A former security guard said yesterday that a Quantico Marine who was convicted in the 1983 attempted murder, kidnaping and rape of a woman, was at a discount department store 12 miles from the military base when the woman was abducted.
A military prosecutor acknowledged later that the testimony could damage the government's case against Pvt. Lindsey Scott if a retrial is ordered.
The former guard, Cindy Taylor Ausby, now a licensed private investigator, said she became confused when she testified during Scott's October 1983 court-martial and failed to place him at a Zayre Department Store in Woodbridge the night of the crime because Scott's lawyer did not prepare her to testify or ask her to check store records.
Ausby's testimony came in the third and final day of a military fact-finding hearing to determine if Scott's original lawyer effectively defended him. It was the strongest point that Scott established during the hearings, which have attracted national attention.
"I can state emphatically that Lindsey Scott was in that store on the night of April 20, 1983, between the hours of 8:15 and 8:45," Ausby said.
Asked after the hearing if Ausby's testimony could be damaging to the government's case in a retrial, assistant military prosecutor Lt. Col. J.M. Messer said, "I'd be a fool to say that it's not."
Scott's current attorney, Gary Meyer of Alexandria, called the testimony "an absolute defense to the crime" and asked the military judge in the hearing to dismiss Scott's conviction.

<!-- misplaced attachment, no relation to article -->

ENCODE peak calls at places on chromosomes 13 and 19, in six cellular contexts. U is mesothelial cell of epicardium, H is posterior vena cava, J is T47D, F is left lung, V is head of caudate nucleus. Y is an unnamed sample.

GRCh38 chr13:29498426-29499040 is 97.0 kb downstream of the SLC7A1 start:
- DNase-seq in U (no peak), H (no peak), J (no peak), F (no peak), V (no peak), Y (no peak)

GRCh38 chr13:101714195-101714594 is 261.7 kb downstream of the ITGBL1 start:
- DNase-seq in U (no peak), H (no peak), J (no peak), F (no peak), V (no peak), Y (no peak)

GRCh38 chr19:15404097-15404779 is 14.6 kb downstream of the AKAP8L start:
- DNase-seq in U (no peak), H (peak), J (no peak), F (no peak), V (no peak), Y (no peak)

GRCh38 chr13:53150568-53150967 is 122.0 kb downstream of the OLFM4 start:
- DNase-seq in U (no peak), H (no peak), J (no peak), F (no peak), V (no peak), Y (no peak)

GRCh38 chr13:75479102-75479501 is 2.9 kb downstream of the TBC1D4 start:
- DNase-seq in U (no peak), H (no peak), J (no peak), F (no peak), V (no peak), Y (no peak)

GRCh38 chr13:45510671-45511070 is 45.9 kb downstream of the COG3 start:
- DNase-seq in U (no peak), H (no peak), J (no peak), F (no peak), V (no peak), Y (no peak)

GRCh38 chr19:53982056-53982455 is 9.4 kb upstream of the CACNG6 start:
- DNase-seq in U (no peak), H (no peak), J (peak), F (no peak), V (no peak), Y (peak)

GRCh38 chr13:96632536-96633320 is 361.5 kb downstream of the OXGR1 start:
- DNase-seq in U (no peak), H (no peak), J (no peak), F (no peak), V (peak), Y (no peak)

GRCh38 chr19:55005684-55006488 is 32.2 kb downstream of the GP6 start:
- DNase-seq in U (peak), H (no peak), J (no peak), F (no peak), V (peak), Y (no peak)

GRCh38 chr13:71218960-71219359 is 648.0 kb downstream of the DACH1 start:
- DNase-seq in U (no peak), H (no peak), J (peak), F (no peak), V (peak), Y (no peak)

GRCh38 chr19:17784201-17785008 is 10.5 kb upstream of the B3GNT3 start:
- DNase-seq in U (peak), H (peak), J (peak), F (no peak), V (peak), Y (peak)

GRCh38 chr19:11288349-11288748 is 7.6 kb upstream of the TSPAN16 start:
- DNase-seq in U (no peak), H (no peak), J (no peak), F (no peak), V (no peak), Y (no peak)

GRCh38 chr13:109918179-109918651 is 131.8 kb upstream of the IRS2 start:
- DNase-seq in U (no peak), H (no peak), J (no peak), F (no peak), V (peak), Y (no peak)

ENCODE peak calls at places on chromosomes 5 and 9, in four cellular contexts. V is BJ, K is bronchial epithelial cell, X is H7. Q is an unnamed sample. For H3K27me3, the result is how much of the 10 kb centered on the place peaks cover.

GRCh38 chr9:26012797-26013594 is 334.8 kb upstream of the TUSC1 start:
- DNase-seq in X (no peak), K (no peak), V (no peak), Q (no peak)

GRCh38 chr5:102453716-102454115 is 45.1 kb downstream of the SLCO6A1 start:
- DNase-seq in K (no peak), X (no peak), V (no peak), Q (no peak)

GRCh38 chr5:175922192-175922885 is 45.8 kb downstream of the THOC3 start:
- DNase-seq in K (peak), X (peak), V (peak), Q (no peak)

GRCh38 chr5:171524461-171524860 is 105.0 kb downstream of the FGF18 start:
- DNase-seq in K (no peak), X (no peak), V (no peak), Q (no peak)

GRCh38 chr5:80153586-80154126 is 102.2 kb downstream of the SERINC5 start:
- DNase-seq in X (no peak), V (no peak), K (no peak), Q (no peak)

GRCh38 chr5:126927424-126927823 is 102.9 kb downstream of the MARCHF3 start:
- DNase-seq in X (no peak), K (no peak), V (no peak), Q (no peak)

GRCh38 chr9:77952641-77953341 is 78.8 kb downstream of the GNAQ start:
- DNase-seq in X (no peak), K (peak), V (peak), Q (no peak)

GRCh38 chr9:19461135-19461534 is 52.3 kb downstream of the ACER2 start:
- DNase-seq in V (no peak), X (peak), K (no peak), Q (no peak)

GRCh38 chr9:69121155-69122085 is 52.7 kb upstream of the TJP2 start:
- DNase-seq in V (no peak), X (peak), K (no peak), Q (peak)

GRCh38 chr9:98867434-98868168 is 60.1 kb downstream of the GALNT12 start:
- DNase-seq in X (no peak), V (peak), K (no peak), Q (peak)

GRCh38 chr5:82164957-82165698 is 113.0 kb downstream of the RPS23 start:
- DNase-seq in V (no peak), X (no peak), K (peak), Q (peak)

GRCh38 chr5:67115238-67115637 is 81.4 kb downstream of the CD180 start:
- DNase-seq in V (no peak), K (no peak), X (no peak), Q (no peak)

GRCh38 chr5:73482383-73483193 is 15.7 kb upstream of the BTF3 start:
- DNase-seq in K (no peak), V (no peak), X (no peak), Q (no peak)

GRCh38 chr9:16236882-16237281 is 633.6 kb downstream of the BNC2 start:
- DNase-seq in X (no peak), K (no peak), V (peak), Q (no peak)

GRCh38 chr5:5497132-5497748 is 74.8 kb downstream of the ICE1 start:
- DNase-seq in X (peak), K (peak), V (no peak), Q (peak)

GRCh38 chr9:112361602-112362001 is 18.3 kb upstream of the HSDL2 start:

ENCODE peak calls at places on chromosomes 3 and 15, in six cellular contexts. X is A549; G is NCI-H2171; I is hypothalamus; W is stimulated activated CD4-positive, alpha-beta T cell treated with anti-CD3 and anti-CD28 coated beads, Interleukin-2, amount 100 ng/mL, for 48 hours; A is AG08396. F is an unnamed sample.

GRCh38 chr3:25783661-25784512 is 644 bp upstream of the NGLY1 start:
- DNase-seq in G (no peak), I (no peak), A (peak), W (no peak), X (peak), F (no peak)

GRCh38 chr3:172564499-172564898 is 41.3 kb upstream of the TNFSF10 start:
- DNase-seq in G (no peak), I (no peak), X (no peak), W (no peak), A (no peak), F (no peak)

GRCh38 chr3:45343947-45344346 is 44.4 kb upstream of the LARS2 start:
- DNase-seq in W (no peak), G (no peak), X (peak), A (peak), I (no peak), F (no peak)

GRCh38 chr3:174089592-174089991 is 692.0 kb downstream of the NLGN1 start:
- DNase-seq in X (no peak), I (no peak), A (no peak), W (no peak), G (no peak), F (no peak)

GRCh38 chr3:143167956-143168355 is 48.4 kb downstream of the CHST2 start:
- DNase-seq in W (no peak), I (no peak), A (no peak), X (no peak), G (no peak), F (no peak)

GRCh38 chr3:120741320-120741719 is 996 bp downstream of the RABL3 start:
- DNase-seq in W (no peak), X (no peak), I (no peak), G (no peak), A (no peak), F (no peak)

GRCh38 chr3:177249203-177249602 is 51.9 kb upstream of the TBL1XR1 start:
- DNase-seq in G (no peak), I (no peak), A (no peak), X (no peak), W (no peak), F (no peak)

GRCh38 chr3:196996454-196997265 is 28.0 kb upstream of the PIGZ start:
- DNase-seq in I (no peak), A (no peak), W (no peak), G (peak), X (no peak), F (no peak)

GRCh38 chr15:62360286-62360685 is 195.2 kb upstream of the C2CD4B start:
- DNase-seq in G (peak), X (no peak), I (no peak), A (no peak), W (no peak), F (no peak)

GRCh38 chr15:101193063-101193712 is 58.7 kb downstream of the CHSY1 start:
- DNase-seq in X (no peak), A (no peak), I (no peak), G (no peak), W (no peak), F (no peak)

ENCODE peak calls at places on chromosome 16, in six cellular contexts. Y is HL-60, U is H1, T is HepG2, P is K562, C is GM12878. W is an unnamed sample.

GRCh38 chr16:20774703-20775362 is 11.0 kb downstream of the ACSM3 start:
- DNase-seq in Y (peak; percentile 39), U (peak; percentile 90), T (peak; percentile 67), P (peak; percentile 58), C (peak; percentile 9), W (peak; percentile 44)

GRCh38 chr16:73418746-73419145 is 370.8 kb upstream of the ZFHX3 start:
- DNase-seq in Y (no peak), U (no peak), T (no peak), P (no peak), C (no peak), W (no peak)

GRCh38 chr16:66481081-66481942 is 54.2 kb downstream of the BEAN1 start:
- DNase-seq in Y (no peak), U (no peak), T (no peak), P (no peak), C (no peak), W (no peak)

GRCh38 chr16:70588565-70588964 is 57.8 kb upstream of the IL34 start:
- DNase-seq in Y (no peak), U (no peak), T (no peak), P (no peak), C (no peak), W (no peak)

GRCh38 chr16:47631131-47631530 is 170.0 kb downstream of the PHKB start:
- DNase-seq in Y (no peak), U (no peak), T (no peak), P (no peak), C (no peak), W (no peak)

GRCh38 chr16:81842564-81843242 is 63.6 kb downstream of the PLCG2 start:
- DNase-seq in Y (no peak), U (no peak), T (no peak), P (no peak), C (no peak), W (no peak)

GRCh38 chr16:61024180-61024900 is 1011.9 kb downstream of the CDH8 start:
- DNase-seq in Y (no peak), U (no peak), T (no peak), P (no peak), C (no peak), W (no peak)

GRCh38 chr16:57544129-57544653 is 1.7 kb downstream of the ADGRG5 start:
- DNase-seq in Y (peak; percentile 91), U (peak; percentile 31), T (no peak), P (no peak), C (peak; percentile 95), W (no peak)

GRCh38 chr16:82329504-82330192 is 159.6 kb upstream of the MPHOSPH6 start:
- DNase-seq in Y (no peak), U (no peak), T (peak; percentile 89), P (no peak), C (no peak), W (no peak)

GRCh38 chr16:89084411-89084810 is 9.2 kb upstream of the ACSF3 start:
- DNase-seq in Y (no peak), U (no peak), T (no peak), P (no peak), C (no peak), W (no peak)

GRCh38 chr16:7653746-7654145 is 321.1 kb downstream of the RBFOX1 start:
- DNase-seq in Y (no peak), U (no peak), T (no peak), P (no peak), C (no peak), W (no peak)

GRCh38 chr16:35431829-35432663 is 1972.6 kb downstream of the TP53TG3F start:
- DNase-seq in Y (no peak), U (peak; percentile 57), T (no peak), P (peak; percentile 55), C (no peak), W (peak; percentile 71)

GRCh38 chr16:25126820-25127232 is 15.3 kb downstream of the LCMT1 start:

The judge, Lt. Col. Hugh S. Atkins, refused, saying he had no power to do so. He also refused a motion by Meyer to let Scott, who is serving a sentence of 30 years' hard labor, out of prison.
The case now goes to a higher tribunal, the Navy-Marine Corps Court of Military Review, which will decide either to order a retrial, dismiss the charges against Scott or let stand the original verdict.
Scott's attorneys, from the well-known law firm of Howard & Howard, hammered away during the hearing at the defense that lawyer Ervan E. Kuhnke Jr. of Dumfries provided Scott at his court-martial.
They charged that Kuhnke had done little to contact or prepare defense witnesses in Scott's case, and had failed to pursue a number of possible defense strategies. Messer, the military prosecutor, said after the hearing that Scott's new attorneys had been "effective."
Kuhnke defended his performance in the court-martial, saying that he gave Scott the best defense he could. He also declared that Scott's conviction by a jury of seven military officers was "a miscarriage of justice."